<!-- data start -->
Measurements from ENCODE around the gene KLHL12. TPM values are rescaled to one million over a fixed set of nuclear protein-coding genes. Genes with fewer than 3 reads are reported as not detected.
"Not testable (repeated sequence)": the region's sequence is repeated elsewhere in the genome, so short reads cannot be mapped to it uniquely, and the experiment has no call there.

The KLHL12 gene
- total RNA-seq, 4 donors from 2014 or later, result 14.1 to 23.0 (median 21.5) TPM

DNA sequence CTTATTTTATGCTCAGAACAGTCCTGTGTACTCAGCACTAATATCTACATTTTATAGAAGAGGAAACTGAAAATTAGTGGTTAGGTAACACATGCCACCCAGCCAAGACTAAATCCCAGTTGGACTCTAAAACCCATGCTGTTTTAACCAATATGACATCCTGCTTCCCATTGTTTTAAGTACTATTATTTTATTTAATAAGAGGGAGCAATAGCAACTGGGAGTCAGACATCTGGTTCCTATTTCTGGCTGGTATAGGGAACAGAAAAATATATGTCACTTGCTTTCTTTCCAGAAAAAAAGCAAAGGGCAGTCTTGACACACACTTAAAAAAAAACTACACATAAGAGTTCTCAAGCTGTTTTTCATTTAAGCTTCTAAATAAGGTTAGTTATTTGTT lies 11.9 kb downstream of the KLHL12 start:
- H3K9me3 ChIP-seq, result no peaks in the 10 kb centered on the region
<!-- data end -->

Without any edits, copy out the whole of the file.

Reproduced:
Measurements from ENCODE around the gene KLHL12. TPM values are rescaled to one million over a fixed set of nuclear protein-coding genes. Genes with fewer than 3 reads are reported as not detected.
"Not testable (repeated sequence)": the region's sequence is repeated elsewhere in the genome, so short reads cannot be mapped to it uniquely, and the experiment has no call there.

The KLHL12 gene
- total RNA-seq, 4 donors from 2014 or later, result 14.1 to 23.0 (median 21.5) TPM

DNA sequence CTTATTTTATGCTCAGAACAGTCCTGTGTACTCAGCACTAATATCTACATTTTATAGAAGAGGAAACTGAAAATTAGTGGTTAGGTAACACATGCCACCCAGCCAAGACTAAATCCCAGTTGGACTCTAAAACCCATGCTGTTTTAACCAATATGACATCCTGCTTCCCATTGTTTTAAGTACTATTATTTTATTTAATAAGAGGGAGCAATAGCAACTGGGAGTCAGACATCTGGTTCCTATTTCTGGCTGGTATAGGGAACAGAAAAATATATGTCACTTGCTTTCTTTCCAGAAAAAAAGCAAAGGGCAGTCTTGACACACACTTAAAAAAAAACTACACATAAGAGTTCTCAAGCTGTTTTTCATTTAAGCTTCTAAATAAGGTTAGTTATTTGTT lies 11.9 kb downstream of the KLHL12 start:
- H3K9me3 ChIP-seq, result no peaks in the 10 kb centered on the region